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Effective supply chain management benefits end-consumer: CB Governor

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Deputy Chairman of Cargills Group Ranjit Page handing over a copy of the book, ‘A Heart for the Community,’ to Governor of the Central Bank Dr. Nandalal Weerasinghe, who was the Chief Guest at a ceremony held yesterday at Akuregoda to mark the opening of the 500th outlet of Cargills Food City.Pic by Nishan S, Priyantha

By Sanath Nanayakkare

It was encouraging to see the benefits of effective supply chain management had enabled the end-consumer to buy quality fresh produce and other essential food products at reasonable prices, today, compared to decades ago, Central Bank Governor Dr. Nandalal Weerasinghe said at Akuregoda, Pelawatte yesterday.

The Governor said so delivering the keynote address as the Chief Guest at an event to declare open the 500th outlet of Cargills Food City.

“Decades ago, there was a lot of concern among the consumers about the middleman operation making everything more expensive. But today supermarkets such as Cargills Food City has been able to remove those hidden costs in the middleman operations, thanks to their direct transactions with the farmer and also their involvement in quality food processing. It is obvious that the quality of local food products have improved over the years to the extent that they are similar in look and quality of well-known foreign brands.

“Such a service is so useful at a time food inflation has hit 95%. Sometimes we see that although the rupee has depreciated by about 70%, prices of some goods have increased by 300%-400%. This happens when there is no competition in those segments. However, we don’t see that enormous increase in prices where local companies have made the right kind of intervention to adopt supply chain management practices to reduce the gap between cost of production and end-consumer prices.”



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Six member committee appointed to inquire into Sri Lanka Cricket Team’s conduct in Australia

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Minister of Sports and Youth Affairs Roshan Ranasinghe has appointed a six member committee headed by Retired Supreme Court Judge Kusala Sarojini Weerawardena to inquire into the incidents reported against some members of the Sri Lanka Cricket team that participated at the ICC T20 World Cup in Australia.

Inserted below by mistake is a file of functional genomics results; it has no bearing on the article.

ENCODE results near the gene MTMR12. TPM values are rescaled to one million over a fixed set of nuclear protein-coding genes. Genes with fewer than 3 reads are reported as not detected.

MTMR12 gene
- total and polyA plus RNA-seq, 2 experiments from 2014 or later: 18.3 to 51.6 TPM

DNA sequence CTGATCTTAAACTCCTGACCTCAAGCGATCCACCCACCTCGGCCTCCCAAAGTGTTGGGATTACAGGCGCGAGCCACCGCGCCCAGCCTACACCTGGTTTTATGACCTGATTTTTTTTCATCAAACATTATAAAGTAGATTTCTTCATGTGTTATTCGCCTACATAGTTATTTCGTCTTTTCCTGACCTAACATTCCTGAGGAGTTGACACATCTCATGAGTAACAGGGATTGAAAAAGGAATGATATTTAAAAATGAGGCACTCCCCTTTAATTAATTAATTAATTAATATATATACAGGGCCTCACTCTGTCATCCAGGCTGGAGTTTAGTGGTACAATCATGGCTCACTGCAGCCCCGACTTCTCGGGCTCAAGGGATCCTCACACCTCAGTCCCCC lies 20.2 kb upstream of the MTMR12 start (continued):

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SJB MP: Most parents have to choose between food and children’s education

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By Saman Indrajith

Most Sri Lankan parents are compelled to choose between food for their families and their children’s eduction, SJB Matale District MP Rohini Kumari Wijerathne told Parliament yesterday.

Only a few parents were able to feed and educate their children the MP said, participating in the debate on Budget 2023 under the expenditure heads of Ministries of Education and Women and Child Affairs.

“An 80-page exercise book costs Rs. 200. A CR book costs Rs 560. A pencil or pen costs Rs 40. A box of colour pencils costs Rs 570 while a bottle of glue costs Rs 150. If the father is a daily wage earner he has to spend one fourth of his salary on a box of colour pencils for his child. A satchel now costs around Rs 4,000. A pair of school shoes is above Rs 3,500. The Minister of Education knows well how many days a child could use an 80-page exercise book for taking notes. Roughly, stationery cost is around Rs 25,000 to 30,000 per child, MP Wijerathne said, adding that only Rs. 232 billion had been allotted for the Ministry of Education by Budget 2023.

“After paying salaries of teachers and covering officials’ expenses, etc., there will be very little left for other important matters,” the MP said, noting that Sri Lanka would soon be known as the country that made the lowest allocation of funds for education in the South Asian region.

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All crises boil down to flaws in education system, says Dullas

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By Saman Indrajith

All the crises Sri Lanka was beset with were due to the country’s outdated education system, MP Dullas Alahapperuma told Parliament yesterday.

“The political and economic crisis we are facing is the direct result of our education,” he said.

The Sri Lankan education system had not changed with global developments. Our system is not even geared for employment. Our examination system is antiquated and our classrooms are in the 19th Century.

However, the students belong to the 21st century. How can you cater to 21st Century children under an outdated system?” he queried.

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